Strengths

Iontophoresis allows the simultaneous delivery of very small amounts of pharmacological compounds and monitoring of skin blood flow without any effect on the systemic circulation. The experimental setup is simple and easy to apply. Various pathways of the control of skin blood flow can be examined to further understand the mechanisms of skin blood flow control and/or skin vascular function in various populations.

Limitations

Unlike direct skin injection, the iontophoretic transport through the skin is not controlled and is, therefore, less precise in terms of drug delivery. The delivery of the drug can be affected by the medium and current‐induced vasodilation obfuscates the true response to the drug.

Intradermal microdialysis

The use of microdialysis has the advantage of permitting delivery of higher molecular weight and/or nonpolar compounds that would be difficult to deliver by iontophoresis. The intradermal microdialysis technique was originally developed to sample neurotransmitters in neural tissue in rodent models (Ungerstedt and Hallstrom 1987). The technique has several applications ranging from the recovery of tissue metabolites (Petersen et al. 1992; Alba et al. 2018), delivery of pharmacological agents (Alexander et al. 2013; Craighead et al. 2017; Greaney et al. 2017; Smith et al. 2013, 2017), and estimation of localised blood flow in tissues (Hickner et al. 1992). Laser Doppler flux is the main outcome measure in studies utilising intradermal microdialysis (see Fig. 5) (Anderson et al. 1994). Microdialysis probes consist of a semi-permeable cellulose membrane and a hollow non-permeable guide tubing. Installation of the microdialysis probe is a minimally invasive procedure. Probes are placed in the tissue of interest utilising a fine gauge needle as an introducer. The microdialysis fiber is fed through the needle, which is then withdrawn and ~ 1 to 2 cm of the fiber is left in place in the dermis, with tubing connected at entry and exit ends of the fiber. A variety of different types of pore sizes are commercially available with 100 kDa and 30 kDa (CMA or BASi, respectively) being most consistently utilised in human skin experiments.
Fig. 5

Schematic depiction of the intradermal microdialysis technique. A small dialysis membrane is inserted into the dermal skin layer, where it acts as an artificial capillary bed. Microdialysis allows pharmacological compounds to be delivered directly to an area of the skin vasculature without exerting systemic effects. Pairing of this technique with laser Doppler flowmetry allows for real-time measurement of skin blood flow changes during localised infusion of pharmacological substances. From Kenney (2017)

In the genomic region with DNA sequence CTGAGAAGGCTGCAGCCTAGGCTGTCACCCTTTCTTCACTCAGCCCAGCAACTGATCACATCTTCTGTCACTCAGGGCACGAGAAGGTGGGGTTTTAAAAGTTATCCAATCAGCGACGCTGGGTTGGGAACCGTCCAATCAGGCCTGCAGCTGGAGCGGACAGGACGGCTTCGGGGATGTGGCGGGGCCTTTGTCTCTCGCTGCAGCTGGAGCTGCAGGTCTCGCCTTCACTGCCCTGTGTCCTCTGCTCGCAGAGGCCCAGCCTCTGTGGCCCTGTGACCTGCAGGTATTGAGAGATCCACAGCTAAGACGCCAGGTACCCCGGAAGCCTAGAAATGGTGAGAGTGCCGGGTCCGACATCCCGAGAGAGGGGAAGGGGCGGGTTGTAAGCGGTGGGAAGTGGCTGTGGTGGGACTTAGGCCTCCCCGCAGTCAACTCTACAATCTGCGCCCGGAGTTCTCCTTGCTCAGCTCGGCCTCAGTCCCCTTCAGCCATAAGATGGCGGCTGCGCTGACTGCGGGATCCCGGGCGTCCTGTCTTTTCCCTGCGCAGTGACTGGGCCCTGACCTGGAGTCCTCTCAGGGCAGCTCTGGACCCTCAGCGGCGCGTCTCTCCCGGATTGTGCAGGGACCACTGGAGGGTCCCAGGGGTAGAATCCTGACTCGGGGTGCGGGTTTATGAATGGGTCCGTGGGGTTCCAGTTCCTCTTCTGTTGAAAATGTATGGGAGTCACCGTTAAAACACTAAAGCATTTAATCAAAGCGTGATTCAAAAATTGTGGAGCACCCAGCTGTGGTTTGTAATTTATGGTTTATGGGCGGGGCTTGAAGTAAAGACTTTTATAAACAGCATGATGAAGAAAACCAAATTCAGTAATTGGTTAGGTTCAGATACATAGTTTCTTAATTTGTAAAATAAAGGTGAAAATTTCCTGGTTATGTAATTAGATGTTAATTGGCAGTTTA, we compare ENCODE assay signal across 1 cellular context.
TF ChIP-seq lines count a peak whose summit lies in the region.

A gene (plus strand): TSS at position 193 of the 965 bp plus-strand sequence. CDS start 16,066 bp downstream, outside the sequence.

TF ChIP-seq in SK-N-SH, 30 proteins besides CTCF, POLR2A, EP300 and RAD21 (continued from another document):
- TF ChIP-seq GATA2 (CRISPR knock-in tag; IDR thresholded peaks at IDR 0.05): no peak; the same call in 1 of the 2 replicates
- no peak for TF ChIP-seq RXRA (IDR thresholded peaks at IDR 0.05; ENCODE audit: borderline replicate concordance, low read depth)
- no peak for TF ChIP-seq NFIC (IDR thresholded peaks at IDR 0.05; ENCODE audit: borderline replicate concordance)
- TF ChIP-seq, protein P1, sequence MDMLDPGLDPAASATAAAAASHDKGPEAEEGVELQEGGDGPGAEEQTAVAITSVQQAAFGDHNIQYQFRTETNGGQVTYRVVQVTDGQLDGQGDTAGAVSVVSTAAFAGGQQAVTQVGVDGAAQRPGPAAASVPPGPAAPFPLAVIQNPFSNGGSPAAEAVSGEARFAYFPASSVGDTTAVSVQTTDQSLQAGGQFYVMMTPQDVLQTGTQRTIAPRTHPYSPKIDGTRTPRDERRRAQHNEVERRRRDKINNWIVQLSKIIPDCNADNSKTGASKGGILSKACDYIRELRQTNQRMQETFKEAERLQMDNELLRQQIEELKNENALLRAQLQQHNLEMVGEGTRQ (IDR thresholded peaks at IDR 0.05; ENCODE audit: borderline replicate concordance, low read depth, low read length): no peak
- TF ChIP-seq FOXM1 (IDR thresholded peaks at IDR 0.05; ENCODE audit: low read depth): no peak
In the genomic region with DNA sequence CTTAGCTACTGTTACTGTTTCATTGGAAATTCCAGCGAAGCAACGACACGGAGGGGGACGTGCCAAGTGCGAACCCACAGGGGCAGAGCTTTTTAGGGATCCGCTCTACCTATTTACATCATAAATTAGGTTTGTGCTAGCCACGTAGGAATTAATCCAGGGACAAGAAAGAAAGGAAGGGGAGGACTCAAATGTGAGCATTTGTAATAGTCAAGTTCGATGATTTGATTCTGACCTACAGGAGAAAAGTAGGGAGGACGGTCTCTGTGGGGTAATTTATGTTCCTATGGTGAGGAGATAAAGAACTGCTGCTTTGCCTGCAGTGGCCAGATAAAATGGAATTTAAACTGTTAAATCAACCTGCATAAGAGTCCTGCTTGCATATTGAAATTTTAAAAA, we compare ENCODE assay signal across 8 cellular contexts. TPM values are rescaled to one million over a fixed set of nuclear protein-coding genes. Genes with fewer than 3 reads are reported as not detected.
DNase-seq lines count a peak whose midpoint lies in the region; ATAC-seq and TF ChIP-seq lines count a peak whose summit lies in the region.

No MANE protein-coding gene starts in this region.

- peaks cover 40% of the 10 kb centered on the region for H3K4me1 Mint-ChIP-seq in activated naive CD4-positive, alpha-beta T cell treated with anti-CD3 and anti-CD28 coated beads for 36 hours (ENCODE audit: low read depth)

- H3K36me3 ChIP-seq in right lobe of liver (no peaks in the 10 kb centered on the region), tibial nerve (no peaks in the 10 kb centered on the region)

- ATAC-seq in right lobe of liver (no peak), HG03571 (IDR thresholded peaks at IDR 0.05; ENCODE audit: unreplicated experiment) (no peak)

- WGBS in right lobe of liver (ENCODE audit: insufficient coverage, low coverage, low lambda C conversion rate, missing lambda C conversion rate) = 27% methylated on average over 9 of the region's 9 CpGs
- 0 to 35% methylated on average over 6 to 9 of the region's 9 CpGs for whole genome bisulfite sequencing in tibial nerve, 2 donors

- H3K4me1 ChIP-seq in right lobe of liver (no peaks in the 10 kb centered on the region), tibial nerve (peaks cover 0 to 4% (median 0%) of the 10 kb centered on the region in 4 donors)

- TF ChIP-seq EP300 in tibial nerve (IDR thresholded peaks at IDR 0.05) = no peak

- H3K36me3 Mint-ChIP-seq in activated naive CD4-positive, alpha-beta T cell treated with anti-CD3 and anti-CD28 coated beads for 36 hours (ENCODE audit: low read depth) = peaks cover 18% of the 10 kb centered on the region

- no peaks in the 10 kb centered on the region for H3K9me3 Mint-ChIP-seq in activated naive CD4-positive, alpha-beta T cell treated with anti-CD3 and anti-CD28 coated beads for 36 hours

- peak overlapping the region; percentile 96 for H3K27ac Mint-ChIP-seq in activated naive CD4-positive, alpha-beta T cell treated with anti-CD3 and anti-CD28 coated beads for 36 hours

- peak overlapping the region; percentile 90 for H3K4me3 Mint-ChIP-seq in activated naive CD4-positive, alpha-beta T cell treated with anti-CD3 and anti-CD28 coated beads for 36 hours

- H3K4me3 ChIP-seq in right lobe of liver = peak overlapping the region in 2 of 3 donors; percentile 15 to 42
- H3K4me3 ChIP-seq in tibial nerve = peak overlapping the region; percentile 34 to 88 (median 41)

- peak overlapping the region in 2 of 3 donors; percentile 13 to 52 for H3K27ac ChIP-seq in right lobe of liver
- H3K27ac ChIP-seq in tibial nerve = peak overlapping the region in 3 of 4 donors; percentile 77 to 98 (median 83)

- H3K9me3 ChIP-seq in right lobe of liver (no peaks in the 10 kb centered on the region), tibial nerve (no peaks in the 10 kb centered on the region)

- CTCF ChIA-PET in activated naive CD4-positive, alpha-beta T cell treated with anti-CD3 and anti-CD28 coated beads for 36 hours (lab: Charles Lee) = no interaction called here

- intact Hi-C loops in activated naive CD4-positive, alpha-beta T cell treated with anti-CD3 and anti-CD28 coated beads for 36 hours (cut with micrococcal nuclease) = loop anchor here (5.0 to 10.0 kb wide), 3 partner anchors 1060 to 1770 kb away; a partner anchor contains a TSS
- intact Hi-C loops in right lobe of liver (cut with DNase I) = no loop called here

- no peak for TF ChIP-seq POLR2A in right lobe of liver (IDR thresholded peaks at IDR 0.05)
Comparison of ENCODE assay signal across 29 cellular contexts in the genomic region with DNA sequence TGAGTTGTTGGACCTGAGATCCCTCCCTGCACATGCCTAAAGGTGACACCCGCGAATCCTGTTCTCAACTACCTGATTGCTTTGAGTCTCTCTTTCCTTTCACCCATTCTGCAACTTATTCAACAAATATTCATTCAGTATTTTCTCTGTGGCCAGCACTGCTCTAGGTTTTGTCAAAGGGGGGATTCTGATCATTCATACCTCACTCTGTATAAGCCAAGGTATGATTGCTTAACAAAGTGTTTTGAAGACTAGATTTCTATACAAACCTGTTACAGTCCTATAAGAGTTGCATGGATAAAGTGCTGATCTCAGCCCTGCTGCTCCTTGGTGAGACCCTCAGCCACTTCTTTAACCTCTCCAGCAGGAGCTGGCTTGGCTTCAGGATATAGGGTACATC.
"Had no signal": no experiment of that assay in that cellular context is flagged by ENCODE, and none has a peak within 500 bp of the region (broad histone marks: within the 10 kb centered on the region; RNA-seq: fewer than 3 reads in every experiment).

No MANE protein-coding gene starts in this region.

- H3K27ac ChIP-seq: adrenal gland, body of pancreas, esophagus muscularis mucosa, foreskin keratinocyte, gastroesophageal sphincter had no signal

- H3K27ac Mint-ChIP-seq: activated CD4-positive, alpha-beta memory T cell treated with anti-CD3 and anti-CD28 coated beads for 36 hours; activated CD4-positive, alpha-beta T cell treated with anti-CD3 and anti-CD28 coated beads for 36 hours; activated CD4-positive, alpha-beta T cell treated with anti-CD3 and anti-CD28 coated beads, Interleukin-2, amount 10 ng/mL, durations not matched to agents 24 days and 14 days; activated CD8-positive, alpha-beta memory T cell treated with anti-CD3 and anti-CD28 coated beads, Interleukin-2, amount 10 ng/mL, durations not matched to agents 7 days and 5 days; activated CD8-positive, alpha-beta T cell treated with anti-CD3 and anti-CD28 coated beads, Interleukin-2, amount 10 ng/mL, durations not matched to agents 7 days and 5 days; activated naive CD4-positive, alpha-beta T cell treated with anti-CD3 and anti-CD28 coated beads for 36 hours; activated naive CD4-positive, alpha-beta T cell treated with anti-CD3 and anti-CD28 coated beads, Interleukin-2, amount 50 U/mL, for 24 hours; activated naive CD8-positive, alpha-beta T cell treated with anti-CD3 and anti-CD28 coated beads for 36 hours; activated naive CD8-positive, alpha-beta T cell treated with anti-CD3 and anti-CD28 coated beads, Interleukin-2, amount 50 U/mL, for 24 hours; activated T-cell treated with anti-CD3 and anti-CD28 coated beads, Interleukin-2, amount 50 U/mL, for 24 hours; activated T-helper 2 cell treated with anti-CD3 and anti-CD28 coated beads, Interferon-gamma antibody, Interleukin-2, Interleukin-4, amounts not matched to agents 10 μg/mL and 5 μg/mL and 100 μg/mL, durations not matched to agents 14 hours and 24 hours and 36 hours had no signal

Insertion of the microdialysis probe stimulates an initial and transient vasodilatory response to the local tissue injury (Anderson et al. 1994) that requires a waiting period of an hour or more before beginning the experimental intervention. Furthermore, the presence of a probe may slightly increase the internal temperature threshold for active vasodilation and reduce the peak blood flow response to whole-body heating (Hodges et al. 2009). Temporarily anesthetising the skin with an ice pack prior to insertion of the probe abrogates this reduction in peak response to whole-body heating, but the increased threshold persists. A microdialysis probe inserted into a control (untreated) site that can be used as a comparative reference is, therefore, best practise.

Most studies of the neurovascular control of skin blood flow have utilised intradermal microdialysis for delivery of pharmacological agents, including agonists, antagonists, and cofactors to pharmacodissect the neurovascular signalling mechanisms underlying the control of skin blood flow. The delivery of agents via microdialysis is a function of its concentration and characteristics of the drug (hydro or lipophilic) (Groth 1996) in the perfusate, the flow rate of the perfusate (1–4 μL min−1), the molecular size (Clough 2005), and the pore size of the microdialysis membrane. The properties of the vehicle perfusate in which the drug is dissolved likewise need to be taken into consideration. Saline or Ringers solutions are typically used, but buffering or solubilising agents (ethanol or dimethyl sulfoxide) are often utilised to increase the molar concentration of the drug being perfused (Smith et al. 2017); thus, it is important to delineate any independent effects of these agents on neurovascular control mechanisms.

The initial studies that utilised intradermal microdialysis in the investigation of human skin blood flow provided the first data on the role of nitric oxide in neurally and locally mediated elevations in skin blood flow (Kellogg et al. 1998, 1999). Additionally, the use of intradermal microdialysis of bretylium tosylate, yohimbine, and propranolol (antagonists of pre-synaptic neurotransmitter release, ɑ-adrenoceptors, and β-adrenoceptors, respectively) built on previous systemic studies (Kenney et al. 1991, 1994) to verify the neurotransmitters contributing to skin reflex vasoconstriction. These studies revealed that while the vasoconstriction response to whole-body cooling is entirely dependent on the sympathetic release of transmitters, only 60% of vasoconstriction is mediated by noradrenaline (Stephens et al. 2001, 2004; Thompson-Torgerson et al. 2008).

Strengths